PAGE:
Wargaming as Training

The reason wargaming training is so cost effective is that in its most basic form, the only resources an agency needs are time and imagination.

Amaury Murgado Headshot

There is a school of thought that suggests good training is proportionate to the amount of money you spend; the more you spend the better the training. But effective trainers know that's not the case. They know the will to train is far more important than any other factor. They also know that the responsibility to train remains the same regardless of agency size or budget.

A successful strategy therefore starts by leaving excuses behind and continues with identifying specific goals and objectives. The final step is figuring out how you can meet them with the resources you have.

Training is an issue you meet head on and build upon over time. The trick is not reinventing the wheel but keeping it rolling. We can keep our training rolling forward with wargaming.

Though any agency can benefit from wargaming, it tends to be more beneficial for smaller agencies because they start off with fewer resources. It's simple, cost effective, and highly adaptable to individual needs. The reason it's so cost effective is that in its most basic form, the only resources an agency needs are time and imagination.

What Exactly is Wargaming?

Wargaming is a simulation based on theoretical strategic decision-making. It is used primarily by the military. A similar technique is used outside the military and is commonly referred to as table top exercises. This approach of working through scenarios with key players is used by Fortune 500 companies and the federal government.

A table top exercise can be as low-tech as using pen and paper or as high-tech as a computer simulation spanning several days. It is a proven training vehicle that allows you to evaluate your effectiveness during a critical incident before one happens. Instead of waiting for the real thing to surprise you, you run through it theoretically first.

The intrinsic value of this process is it allows you to train at any level and work on any issue. Since your only limitations are time and imagination, funding and agency size can no longer be viewed as obstacles.

In his book "Leadership," former New York City Mayor Rudy Giuliani attributed much of his response tactics after the attack of the Twin Towers on September 11, 2001, to this type of training. Members of Giuliani's key staff routinely participated in many table top exercises. One in particular revolved around a single engine aircraft slamming into one of the twin towers.

Obviously that simulation was not on the same scale as the terrorist attack, but it did give Giuliani's staff an opportunity to work out some of the bugs in their overall response planning. By the end of the exercise, the group was able to resolve many important issues that had not been confronted before. Many key issues were simply identified from casual conversation between participants.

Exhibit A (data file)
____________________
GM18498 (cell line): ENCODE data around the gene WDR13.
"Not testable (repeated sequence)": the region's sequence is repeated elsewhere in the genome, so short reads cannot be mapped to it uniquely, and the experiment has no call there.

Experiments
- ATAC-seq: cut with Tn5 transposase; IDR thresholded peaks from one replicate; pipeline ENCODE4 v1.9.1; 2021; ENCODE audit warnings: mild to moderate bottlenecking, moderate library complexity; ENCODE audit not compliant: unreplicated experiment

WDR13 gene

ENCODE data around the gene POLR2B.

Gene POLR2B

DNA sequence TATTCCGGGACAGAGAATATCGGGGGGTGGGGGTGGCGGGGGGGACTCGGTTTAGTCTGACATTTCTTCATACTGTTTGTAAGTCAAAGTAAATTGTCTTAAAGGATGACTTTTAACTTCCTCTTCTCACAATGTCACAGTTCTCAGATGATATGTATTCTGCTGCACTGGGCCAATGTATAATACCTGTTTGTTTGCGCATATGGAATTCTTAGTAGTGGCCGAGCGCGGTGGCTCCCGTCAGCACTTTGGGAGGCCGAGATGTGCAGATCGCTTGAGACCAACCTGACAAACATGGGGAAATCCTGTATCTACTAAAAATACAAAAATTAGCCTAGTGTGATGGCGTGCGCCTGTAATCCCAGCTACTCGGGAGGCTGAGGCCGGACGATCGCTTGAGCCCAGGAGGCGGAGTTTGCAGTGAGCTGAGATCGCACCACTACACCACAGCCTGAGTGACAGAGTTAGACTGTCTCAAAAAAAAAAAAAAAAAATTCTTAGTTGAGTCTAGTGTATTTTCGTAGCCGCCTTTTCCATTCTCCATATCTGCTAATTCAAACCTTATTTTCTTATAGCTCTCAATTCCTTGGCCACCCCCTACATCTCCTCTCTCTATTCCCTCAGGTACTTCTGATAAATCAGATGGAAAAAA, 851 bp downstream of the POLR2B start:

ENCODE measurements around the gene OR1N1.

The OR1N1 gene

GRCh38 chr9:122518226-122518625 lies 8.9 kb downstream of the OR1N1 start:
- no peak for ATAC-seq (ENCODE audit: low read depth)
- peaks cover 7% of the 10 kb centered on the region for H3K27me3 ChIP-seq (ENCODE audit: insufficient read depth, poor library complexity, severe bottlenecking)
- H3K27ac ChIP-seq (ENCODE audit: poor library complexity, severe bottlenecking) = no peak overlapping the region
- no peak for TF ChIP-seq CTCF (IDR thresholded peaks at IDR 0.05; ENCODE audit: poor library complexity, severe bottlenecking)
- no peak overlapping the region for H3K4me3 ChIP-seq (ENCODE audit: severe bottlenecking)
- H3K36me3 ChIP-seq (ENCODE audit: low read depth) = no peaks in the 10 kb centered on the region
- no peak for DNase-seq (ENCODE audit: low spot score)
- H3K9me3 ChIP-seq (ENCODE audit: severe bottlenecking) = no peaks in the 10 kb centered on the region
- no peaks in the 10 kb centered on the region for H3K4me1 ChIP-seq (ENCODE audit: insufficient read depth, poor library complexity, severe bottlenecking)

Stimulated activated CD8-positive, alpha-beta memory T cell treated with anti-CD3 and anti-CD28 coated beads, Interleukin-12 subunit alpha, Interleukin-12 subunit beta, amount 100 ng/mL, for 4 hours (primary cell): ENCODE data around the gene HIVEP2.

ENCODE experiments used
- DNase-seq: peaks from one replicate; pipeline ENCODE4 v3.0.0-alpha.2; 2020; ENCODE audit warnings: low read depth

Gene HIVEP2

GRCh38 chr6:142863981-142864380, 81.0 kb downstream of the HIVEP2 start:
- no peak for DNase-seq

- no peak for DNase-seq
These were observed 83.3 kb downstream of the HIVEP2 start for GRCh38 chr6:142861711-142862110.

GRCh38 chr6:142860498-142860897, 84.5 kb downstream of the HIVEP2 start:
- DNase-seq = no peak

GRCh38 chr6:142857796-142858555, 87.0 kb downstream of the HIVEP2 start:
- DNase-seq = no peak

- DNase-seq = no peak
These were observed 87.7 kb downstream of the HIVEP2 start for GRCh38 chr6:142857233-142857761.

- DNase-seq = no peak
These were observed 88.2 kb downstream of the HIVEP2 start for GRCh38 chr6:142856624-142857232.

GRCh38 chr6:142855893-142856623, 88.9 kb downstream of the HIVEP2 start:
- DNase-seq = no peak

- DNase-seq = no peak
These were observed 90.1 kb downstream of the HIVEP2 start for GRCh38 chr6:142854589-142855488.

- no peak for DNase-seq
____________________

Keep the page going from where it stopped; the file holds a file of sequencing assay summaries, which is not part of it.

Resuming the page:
I can only imagine the number of what ifs and I never thought of that befores going on. When the terrorist attack did come, Giuliani and his crew responded with a higher level of preparedness than had they not done their table top exercise.[PAGEBREAK]

What Do You Wargame?

The scenarios you develop will depend on your specific goals and objectives. It can be as basic as asking your squad to go over the necessary steps of an in-progress call like a bank robbery or a barricaded suspect. It could be more complicated like handling a train derailment. You also have the option of incorporating previous training and seeing how much has been retained.

The depth and breadth of the scenarios you can create are almost endless. One of the keys as facilitator is to base the exercise on what you intend to accomplish.

In other words, you tailor the training to meet a specific need. A scenario for a detective might be different than the one you create for a street cop. This strategy also works well for training supervisors. If you are a first line supervisor, you may want to evaluate your squad. If you are a second line supervisor, you may just want to work with your first line supervisors. Whether working with one, 10, or 100, the procedures are fundamentally the same.

One thing I have incorporated in the past is asking for more than just one level of response. I have taken a scenario and asked members of my command to think in terms of themselves plus one level up. As a sergeant, I made my squad answer both as a first responder and as an acting sergeant.